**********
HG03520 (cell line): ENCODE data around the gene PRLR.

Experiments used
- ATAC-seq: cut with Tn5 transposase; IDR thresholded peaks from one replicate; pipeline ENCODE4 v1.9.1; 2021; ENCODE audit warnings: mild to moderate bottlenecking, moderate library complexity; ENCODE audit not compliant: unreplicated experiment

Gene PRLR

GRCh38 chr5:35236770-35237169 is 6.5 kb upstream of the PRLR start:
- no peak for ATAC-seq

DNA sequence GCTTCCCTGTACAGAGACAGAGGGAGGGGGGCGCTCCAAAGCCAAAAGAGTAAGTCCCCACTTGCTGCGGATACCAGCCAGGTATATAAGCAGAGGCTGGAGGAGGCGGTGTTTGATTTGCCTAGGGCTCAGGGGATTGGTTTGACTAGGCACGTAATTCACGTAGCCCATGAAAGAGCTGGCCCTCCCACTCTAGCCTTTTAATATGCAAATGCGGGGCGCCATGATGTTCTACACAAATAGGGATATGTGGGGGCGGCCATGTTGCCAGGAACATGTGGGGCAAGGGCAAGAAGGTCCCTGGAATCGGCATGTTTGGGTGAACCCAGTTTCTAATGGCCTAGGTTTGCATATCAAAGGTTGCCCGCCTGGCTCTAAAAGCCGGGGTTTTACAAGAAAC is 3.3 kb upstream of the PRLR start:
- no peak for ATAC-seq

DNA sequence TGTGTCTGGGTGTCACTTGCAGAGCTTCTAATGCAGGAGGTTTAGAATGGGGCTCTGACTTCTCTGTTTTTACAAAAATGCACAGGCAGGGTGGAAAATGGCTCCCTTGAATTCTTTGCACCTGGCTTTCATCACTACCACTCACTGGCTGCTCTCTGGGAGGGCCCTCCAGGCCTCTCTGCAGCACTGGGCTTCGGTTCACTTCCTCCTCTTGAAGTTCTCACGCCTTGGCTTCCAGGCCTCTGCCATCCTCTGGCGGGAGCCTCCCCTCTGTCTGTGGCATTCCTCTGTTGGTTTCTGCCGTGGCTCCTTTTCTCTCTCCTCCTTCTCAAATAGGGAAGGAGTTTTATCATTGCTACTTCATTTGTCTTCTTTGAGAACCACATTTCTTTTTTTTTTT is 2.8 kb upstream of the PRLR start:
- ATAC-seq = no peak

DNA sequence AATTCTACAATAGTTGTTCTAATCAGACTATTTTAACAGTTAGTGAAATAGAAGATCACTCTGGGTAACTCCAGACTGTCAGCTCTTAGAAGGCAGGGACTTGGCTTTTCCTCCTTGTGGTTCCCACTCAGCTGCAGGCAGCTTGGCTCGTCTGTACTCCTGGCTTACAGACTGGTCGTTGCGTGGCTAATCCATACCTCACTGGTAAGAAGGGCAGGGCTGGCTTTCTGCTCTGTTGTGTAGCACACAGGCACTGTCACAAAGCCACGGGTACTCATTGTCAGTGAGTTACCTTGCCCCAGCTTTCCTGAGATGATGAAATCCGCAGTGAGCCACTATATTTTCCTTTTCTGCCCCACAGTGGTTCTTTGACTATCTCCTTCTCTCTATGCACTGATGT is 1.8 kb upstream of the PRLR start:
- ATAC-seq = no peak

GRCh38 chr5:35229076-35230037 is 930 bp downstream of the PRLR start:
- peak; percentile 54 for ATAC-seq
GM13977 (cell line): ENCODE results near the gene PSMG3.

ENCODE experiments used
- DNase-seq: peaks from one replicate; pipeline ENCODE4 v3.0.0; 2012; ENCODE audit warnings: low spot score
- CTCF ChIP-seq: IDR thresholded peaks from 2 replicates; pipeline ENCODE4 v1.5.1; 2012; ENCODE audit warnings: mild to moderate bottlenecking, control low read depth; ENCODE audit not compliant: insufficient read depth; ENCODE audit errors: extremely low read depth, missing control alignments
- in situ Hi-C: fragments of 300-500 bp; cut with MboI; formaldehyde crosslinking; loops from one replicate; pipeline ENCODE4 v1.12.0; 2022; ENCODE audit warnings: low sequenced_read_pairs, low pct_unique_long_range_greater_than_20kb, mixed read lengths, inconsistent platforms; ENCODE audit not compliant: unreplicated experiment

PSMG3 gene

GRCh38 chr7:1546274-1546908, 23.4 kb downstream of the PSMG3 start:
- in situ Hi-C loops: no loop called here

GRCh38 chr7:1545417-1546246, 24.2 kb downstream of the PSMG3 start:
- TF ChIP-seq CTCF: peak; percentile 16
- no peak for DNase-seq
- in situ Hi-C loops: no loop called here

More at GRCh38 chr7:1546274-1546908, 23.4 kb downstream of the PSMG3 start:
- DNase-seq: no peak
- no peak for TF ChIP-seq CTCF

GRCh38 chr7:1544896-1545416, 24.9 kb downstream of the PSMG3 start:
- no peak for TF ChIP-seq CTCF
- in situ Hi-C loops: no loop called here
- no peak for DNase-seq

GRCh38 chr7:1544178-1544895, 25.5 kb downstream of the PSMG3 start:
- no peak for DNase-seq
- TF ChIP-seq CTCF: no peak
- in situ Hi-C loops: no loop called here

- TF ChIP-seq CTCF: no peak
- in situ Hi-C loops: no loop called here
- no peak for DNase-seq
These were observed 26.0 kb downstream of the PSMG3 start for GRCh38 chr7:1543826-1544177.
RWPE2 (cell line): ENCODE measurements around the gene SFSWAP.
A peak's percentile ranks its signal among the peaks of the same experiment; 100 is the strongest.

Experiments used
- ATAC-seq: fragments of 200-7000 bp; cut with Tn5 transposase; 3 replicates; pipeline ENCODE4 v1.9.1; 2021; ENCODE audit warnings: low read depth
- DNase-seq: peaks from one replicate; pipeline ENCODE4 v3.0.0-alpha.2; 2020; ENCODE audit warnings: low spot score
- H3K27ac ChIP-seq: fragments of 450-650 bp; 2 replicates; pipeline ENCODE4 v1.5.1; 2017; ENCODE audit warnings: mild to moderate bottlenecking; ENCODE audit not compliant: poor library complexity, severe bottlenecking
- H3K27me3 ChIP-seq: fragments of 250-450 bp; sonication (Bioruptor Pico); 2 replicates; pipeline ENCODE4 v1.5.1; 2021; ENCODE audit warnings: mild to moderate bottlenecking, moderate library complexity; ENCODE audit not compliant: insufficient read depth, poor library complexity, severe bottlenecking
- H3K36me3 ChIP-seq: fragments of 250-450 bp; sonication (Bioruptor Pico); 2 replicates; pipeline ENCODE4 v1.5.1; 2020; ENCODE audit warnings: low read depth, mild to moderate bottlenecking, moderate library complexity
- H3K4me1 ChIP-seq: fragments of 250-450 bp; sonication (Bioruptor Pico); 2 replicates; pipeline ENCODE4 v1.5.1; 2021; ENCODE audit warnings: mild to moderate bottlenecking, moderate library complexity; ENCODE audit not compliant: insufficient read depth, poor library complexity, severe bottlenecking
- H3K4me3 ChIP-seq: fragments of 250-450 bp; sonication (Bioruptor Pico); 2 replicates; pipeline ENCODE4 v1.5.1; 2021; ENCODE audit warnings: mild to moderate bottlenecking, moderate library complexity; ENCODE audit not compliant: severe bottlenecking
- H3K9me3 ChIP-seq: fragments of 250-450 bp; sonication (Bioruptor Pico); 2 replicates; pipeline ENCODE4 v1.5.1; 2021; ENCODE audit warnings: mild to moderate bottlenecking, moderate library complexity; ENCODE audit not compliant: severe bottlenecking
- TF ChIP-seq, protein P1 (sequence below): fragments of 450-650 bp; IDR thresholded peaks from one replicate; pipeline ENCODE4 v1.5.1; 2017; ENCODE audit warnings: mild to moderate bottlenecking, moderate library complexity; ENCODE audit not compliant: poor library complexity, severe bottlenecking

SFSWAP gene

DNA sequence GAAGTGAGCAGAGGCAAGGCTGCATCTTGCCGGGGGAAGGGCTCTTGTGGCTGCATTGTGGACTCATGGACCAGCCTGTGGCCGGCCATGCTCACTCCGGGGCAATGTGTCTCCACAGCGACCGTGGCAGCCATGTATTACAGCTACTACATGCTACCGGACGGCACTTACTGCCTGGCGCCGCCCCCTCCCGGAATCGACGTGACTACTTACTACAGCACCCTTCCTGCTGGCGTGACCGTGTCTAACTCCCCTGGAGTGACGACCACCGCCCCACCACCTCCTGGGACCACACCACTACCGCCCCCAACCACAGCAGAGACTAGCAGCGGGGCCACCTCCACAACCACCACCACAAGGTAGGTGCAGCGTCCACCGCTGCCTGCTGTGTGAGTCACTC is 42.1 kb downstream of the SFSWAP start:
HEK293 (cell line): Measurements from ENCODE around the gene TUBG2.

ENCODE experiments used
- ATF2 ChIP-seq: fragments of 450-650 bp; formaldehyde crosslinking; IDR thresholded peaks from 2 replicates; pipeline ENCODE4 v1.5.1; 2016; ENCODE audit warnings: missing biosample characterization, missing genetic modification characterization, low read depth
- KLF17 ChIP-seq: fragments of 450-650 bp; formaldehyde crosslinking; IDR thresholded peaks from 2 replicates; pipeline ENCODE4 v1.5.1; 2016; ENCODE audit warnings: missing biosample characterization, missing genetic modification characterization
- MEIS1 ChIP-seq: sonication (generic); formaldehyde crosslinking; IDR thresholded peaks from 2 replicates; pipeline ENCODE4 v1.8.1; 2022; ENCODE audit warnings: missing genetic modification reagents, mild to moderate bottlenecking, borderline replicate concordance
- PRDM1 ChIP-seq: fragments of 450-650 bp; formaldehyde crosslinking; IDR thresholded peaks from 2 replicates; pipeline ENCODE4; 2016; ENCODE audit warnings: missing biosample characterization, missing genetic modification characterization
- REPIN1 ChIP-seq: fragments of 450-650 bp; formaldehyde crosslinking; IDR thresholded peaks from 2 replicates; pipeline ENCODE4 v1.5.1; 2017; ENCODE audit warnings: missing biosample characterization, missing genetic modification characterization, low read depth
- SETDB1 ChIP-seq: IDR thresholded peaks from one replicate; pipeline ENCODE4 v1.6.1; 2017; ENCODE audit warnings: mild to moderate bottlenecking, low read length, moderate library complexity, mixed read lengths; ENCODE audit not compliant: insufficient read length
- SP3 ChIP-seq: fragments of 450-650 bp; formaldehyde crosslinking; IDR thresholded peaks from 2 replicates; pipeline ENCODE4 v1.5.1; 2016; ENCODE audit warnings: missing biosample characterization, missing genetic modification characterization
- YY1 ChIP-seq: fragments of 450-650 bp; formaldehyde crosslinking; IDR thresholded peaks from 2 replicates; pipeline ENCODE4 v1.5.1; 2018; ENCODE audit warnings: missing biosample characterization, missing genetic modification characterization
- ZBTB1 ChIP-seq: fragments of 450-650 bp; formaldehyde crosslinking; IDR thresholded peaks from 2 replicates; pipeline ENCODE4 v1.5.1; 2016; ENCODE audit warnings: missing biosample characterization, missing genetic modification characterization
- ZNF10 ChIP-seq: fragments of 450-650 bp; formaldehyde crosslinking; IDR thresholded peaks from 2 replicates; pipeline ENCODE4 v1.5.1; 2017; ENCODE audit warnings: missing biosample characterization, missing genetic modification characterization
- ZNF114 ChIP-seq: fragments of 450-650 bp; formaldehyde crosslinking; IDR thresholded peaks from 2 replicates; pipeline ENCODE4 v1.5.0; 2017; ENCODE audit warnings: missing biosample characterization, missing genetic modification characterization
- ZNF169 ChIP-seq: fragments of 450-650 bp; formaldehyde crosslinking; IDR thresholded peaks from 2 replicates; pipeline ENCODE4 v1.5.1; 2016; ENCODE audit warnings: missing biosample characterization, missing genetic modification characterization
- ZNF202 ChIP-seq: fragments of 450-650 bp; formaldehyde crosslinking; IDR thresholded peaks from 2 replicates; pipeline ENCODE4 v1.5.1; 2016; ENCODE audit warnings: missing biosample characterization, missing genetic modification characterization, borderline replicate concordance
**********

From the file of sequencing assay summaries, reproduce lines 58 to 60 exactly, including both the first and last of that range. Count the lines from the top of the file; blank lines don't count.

- ATF2 ChIP-seq: fragments of 450-650 bp; formaldehyde crosslinking; IDR thresholded peaks from 2 replicates; pipeline ENCODE4 v1.5.1; 2016; ENCODE audit warnings: missing biosample characterization, missing genetic modification characterization, low read depth
- KLF17 ChIP-seq: fragments of 450-650 bp; formaldehyde crosslinking; IDR thresholded peaks from 2 replicates; pipeline ENCODE4 v1.5.1; 2016; ENCODE audit warnings: missing biosample characterization, missing genetic modification characterization
- MEIS1 ChIP-seq: sonication (generic); formaldehyde crosslinking; IDR thresholded peaks from 2 replicates; pipeline ENCODE4 v1.8.1; 2022; ENCODE audit warnings: missing genetic modification reagents, mild to moderate bottlenecking, borderline replicate concordance